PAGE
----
28 Matching Annotations
  1. Sep 2020
    1. numerous non-human species suffer from psychiatric symptoms. Birds obsess; horses on occasion get pathologically compulsive; dolphins and whales—especially those in captivity—self-mutilate. And that thing when your dog woefully watches you pull out of the driveway from the window—that might be DSM-certified separation anxiety. "Every animal with a mind has the capacity to lose hold of it from time to time" wrote science historian and author Dr. Laurel Braitman in "Animal Madness

      Animals can have psychiatric issues as well.

      Examples include:

      • Dolphins that self-mutilate when in captivity
      • Horses that can get pathologically compulsive
      • Brides that obsess
    2. schizophrenia. Though psychotic animals may exist, psychosis has never been observed outside of our own species; whereas depression, OCD, and anxiety traits have been reported in many non-human species

      Humans are the only ones that develop schizophrenia

  2. Aug 2020
    1. what might be learned from the case. The answer, in part, is that prudent psychiatrists and other therapists will want to be thoughtful about how they arrange follow-up care for patients whom they can no longer see.Sometimes a general suggestion that a patient seek follow-up care will be adequate. However, as the patient's condition warrants, clinicians might choose, in ascending order of time commitment, to provide the patient with the name of a particular practitioner or facility, to contact the facility to ascertain that a clinician is willing to see the patient, to help the patient make an appointment, or, with the patient's permission, to make an appointment on the patient's behalf. In some cases, it may be appropriate to ask for the patient's permission to contact his or her family to indicate a need for follow-up and to encourage the family to make sure that follow-up takes place. But of these approaches, no specific one will always be indicated, and the degree of assistance rendered the patient should be calibrated to his or her individual needs.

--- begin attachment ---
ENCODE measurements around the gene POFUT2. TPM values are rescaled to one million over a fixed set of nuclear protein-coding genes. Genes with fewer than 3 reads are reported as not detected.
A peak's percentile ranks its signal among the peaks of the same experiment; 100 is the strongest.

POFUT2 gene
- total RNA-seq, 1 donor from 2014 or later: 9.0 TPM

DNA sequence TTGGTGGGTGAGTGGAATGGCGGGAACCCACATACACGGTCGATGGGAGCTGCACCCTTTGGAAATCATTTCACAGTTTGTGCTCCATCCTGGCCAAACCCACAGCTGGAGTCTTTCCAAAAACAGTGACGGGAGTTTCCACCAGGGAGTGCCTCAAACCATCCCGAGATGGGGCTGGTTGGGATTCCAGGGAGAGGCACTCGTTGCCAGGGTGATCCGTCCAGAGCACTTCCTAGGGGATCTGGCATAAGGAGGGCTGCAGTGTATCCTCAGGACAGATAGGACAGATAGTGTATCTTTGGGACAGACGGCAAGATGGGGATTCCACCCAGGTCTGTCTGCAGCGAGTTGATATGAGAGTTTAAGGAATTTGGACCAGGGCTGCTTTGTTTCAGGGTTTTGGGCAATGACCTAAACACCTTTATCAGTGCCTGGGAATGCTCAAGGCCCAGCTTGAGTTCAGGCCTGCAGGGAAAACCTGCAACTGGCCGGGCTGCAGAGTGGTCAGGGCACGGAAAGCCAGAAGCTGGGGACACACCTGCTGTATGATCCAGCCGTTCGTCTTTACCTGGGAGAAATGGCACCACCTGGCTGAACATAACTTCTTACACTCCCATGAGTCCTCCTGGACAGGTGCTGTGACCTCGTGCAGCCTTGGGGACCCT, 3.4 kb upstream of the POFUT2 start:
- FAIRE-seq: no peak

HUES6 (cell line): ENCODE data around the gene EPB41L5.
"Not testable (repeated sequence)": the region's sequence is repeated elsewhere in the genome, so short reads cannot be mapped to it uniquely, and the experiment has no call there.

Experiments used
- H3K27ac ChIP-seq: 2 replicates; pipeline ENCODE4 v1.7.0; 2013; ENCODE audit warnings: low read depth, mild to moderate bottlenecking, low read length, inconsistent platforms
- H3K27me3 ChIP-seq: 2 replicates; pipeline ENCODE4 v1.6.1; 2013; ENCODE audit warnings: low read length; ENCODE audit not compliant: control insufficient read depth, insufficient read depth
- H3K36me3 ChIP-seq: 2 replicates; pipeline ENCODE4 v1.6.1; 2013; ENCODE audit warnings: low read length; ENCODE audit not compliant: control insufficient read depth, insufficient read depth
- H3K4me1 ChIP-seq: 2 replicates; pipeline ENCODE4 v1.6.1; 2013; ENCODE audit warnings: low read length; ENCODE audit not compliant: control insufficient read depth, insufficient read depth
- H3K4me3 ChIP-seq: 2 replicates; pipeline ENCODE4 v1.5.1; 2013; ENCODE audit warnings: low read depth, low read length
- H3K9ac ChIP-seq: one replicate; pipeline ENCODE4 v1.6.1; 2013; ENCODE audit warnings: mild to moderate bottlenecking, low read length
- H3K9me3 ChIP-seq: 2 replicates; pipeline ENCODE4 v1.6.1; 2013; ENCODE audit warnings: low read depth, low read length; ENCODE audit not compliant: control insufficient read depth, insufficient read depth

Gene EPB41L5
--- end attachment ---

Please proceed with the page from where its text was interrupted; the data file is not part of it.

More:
What can be learned from this case?

      • Carefully plan follow up plans with patients (general suggestion about follow up can be enough)
      • Ask patient for family information to help them get involved in the follow up process and help increase compliance.

      Consider:

      • Giving the specific name of a provider to follow up with
      • How to contact the facility,
      • See if who you provided/recommended is avaliable to take the patient
      • Help patient make the appointment or make it on their behalf (with permission)
    2. One final questionable aspect of the jury's verdict relates to the legal requirement that before a judgment of malpractice can be reached, any departures from the standard of care must be shown to have been the proximate cause of the resulting harms. The most common test for whether an act or omission constitutes a proximate cause is whether it was reasonably foreseeable at the time that the negligent act occurred that would result in the consequent harms. Williamson had no history of violent behavior and had never revealed a violent impulse during treatment. It is impossible to conclude that he was foreseeably dangerous at the time he was seen by Dr. Liptzin.

      The test for proximate cause "is whether it was reasonably foreseeable at the time that the negligent act occurred that would result in the consequent harms"

      In this case, Dr. Liptzin, having seen Williamson having no history of violence or anything else, could not reasonably foresee that Williamson was going to do something illegal.

    3. When a former psychiatric patient killed two people on the streets of Chapel Hill, North Carolina, and then sued the psychiatrist who had treated him for failing to prevent the murders, the mental health world dismissed the suit as frivolous. But when a jury agreed with the killer and awarded him $500,000 in damages, bewilderment was the order of the day (1). Can it be true, psychiatrists asked, that murder pays—as long as you can blame your psychiatrist for your deed?

      This is the case where it was initially ruled that the psychiatrist was the proximate cause for the patient, Williamson, to commit murder. Subsequent higher courts overturned this decision.

  3. Jul 2020
  4. Jun 2020
  5. May 2020
  6. Dec 2014
    1. This page could be more reassuring to the many people who have a degree of paranoia which does not interfere with their normal life. In a paranoia scoring scale some items were endorsed by 20-30% of the general population. British Journal of Psychiatry, 2013